(Rom 4:4) Now to him that worketh is the reward not reckoned of grace, but of debt.

There is a confusion of grace and law in the mono-covenant scheme. And that renders a false view of the Work of Christ in the Gospel.

There was no command from God to "do this and live" given in the garden. The command was to "not do this" and die.

Which made it a covenant of works; not grace.

Grace, by necessity, followed the fall.
 

PuritanCovenanter

Moderator
Staff member
There was no command from God to "do this and live" given in the garden. The command was to "not do this" and die.

Which made it a covenant of works; not grace.

Grace, by necessity, followed the fall.

So, there wasn't a positive command at all in the Garden? Anyways, I really don't want to pursue that line of thought as much as the merit issue. I desire that this be more of a discussion of mono-covenantalism vs. bi-covenantalism and grace being a part of the prelapsarian covenant.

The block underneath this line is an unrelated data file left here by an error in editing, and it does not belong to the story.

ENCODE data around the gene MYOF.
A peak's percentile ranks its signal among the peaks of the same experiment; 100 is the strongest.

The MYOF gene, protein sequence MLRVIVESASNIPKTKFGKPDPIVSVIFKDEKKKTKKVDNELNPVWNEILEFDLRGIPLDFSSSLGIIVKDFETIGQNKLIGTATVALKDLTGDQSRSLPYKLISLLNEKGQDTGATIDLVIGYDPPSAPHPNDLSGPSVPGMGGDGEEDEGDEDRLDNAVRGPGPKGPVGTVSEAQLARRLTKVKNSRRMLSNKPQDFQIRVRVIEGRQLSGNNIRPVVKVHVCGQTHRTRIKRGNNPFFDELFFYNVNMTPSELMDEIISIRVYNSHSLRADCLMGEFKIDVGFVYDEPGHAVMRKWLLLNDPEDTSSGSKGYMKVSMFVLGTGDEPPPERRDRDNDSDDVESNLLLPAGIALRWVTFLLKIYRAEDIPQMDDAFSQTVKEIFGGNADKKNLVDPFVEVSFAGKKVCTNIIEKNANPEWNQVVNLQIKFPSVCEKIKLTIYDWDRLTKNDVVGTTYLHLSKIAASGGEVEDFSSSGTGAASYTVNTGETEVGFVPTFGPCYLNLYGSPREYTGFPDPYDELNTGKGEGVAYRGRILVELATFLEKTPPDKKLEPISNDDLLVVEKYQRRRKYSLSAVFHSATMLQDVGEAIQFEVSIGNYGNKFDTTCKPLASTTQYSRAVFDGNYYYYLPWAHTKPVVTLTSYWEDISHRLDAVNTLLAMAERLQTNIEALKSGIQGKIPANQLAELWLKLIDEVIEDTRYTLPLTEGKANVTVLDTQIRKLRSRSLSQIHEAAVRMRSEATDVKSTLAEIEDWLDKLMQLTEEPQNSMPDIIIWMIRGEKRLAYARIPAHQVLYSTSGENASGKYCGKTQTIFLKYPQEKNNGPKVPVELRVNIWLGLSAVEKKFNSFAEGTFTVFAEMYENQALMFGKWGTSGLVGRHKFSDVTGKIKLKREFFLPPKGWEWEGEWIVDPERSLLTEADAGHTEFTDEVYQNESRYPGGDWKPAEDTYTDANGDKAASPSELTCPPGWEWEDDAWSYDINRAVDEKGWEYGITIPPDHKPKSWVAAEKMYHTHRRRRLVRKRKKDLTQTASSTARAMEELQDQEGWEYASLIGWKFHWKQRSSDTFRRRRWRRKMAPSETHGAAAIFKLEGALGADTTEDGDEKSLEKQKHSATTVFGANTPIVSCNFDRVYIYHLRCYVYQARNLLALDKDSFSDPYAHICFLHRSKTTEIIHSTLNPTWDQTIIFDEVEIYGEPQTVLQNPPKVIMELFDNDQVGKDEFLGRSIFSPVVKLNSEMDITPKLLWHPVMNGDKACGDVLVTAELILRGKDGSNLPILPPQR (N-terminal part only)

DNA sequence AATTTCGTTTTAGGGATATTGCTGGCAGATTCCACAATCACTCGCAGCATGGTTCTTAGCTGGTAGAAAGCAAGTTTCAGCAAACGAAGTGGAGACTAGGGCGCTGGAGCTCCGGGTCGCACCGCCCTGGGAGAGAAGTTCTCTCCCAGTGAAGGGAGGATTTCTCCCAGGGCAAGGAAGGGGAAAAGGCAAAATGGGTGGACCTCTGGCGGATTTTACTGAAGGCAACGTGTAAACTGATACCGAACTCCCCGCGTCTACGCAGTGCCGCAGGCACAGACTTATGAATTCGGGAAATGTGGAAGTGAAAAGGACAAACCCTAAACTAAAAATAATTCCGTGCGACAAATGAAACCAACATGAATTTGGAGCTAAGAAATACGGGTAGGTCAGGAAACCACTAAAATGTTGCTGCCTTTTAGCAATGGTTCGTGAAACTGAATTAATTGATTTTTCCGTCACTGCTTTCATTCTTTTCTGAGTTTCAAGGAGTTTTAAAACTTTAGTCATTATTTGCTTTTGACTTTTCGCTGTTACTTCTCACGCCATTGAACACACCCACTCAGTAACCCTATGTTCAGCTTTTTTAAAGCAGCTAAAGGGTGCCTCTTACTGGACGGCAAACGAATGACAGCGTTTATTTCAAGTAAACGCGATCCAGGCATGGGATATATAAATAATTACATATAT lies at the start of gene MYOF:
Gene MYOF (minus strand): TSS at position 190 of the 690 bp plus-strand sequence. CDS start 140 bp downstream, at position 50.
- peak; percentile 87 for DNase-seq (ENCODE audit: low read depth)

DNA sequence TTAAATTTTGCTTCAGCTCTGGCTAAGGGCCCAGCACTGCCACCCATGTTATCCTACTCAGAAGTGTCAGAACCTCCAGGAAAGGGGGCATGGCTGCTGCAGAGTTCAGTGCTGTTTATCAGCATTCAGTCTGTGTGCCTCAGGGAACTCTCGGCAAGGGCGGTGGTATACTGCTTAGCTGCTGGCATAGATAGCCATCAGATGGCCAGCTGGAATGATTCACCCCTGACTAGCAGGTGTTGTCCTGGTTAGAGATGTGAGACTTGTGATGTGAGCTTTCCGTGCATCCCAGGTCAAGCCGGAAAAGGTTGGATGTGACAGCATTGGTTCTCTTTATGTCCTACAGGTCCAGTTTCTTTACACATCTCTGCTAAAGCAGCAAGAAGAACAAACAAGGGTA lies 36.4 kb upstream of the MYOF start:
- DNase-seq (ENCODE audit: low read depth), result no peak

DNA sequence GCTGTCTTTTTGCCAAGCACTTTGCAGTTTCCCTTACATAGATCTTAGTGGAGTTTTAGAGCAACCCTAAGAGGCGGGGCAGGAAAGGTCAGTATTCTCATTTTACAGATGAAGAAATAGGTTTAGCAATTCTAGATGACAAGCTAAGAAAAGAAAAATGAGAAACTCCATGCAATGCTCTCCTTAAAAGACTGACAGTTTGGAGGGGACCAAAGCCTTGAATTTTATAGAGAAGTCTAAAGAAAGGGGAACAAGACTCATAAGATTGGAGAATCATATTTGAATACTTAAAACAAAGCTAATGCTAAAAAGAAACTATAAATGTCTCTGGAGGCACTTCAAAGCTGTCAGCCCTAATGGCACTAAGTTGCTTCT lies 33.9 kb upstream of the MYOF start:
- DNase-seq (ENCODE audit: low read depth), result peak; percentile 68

Reformed Rush

Puritan Board Freshman
There was no command from God to "do this and live" given in the garden. The command was to "not do this" and die.

Which made it a covenant of works; not grace.

Grace, by necessity, followed the fall.

So, there wasn't a positive command at all in the Garden? Anyways, I really don't want to pursue that line of thought as much as the merit issue. I desire that this be more of a discussion of mono-covenantalism vs. bi-covenantalism and grace being a part of the prelapsarian covenant.

Fine, it is your thread, but how can there be a "merit issue" when there was no promise of reward ever made for obedience? Obedience is the obligation and responsibility of all men before God, and not a means to rewards or eternal life.